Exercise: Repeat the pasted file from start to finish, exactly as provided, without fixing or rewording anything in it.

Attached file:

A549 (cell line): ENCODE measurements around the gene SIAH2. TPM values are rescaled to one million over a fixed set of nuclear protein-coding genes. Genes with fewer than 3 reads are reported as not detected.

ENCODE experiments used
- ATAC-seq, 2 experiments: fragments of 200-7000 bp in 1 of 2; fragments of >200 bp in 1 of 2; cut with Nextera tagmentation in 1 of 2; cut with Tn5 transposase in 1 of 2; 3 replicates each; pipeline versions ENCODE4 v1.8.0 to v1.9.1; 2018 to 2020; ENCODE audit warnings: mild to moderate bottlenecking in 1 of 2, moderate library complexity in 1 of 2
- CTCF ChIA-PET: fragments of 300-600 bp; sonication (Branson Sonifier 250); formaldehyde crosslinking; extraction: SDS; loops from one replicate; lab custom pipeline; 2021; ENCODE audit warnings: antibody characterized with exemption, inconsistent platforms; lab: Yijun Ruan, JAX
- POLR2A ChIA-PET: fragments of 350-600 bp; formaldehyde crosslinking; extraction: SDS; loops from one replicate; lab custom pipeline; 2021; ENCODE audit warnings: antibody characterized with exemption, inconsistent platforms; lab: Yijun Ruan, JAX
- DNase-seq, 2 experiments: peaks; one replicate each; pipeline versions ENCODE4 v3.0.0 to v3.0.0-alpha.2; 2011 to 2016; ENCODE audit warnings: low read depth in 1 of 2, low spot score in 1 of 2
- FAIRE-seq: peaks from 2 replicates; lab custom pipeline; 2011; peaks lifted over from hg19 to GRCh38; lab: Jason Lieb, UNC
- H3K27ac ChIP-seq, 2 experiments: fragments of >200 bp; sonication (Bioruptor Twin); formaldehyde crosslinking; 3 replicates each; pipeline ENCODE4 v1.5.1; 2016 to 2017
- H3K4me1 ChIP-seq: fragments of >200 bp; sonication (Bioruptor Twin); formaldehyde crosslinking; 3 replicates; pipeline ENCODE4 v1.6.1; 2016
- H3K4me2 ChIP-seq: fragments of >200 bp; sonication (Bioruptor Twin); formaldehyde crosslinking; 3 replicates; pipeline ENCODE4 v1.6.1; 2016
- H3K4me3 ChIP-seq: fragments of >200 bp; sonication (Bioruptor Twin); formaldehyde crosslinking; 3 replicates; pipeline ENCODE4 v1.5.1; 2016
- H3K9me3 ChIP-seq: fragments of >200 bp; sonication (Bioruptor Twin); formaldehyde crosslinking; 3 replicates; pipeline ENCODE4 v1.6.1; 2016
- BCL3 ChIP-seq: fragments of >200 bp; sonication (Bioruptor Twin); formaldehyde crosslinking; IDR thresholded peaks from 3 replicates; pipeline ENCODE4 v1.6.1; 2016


A549 (cell line): ENCODE measurements around the gene SIAH2. TPM values are rescaled to one million over a fixed set of nuclear protein-coding genes. Genes with fewer than 3 reads are reported as not detected.

ENCODE experiments used
- ATAC-seq, 2 experiments: fragments of 200-7000 bp in 1 of 2; fragments of >200 bp in 1 of 2; cut with Nextera tagmentation in 1 of 2; cut with Tn5 transposase in 1 of 2; 3 replicates each; pipeline versions ENCODE4 v1.8.0 to v1.9.1; 2018 to 2020; ENCODE audit warnings: mild to moderate bottlenecking in 1 of 2, moderate library complexity in 1 of 2
- CTCF ChIA-PET: fragments of 300-600 bp; sonication (Branson Sonifier 250); formaldehyde crosslinking; extraction: SDS; loops from one replicate; lab custom pipeline; 2021; ENCODE audit warnings: antibody characterized with exemption, inconsistent platforms; lab: Yijun Ruan, JAX
- POLR2A ChIA-PET: fragments of 350-600 bp; formaldehyde crosslinking; extraction: SDS; loops from one replicate; lab custom pipeline; 2021; ENCODE audit warnings: antibody characterized with exemption, inconsistent platforms; lab: Yijun Ruan, JAX
- DNase-seq, 2 experiments: peaks; one replicate each; pipeline versions ENCODE4 v3.0.0 to v3.0.0-alpha.2; 2011 to 2016; ENCODE audit warnings: low read depth in 1 of 2, low spot score in 1 of 2
- FAIRE-seq: peaks from 2 replicates; lab custom pipeline; 2011; peaks lifted over from hg19 to GRCh38; lab: Jason Lieb, UNC
- H3K27ac ChIP-seq, 2 experiments: fragments of >200 bp; sonication (Bioruptor Twin); formaldehyde crosslinking; 3 replicates each; pipeline ENCODE4 v1.5.1; 2016 to 2017
- H3K4me1 ChIP-seq: fragments of >200 bp; sonication (Bioruptor Twin); formaldehyde crosslinking; 3 replicates; pipeline ENCODE4 v1.6.1; 2016
- H3K4me2 ChIP-seq: fragments of >200 bp; sonication (Bioruptor Twin); formaldehyde crosslinking; 3 replicates; pipeline ENCODE4 v1.6.1; 2016
- H3K4me3 ChIP-seq: fragments of >200 bp; sonication (Bioruptor Twin); formaldehyde crosslinking; 3 replicates; pipeline ENCODE4 v1.5.1; 2016
- H3K9me3 ChIP-seq: fragments of >200 bp; sonication (Bioruptor Twin); formaldehyde crosslinking; 3 replicates; pipeline ENCODE4 v1.6.1; 2016
- BCL3 ChIP-seq: fragments of >200 bp; sonication (Bioruptor Twin); formaldehyde crosslinking; IDR thresholded peaks from 3 replicates; pipeline ENCODE4 v1.6.1; 2016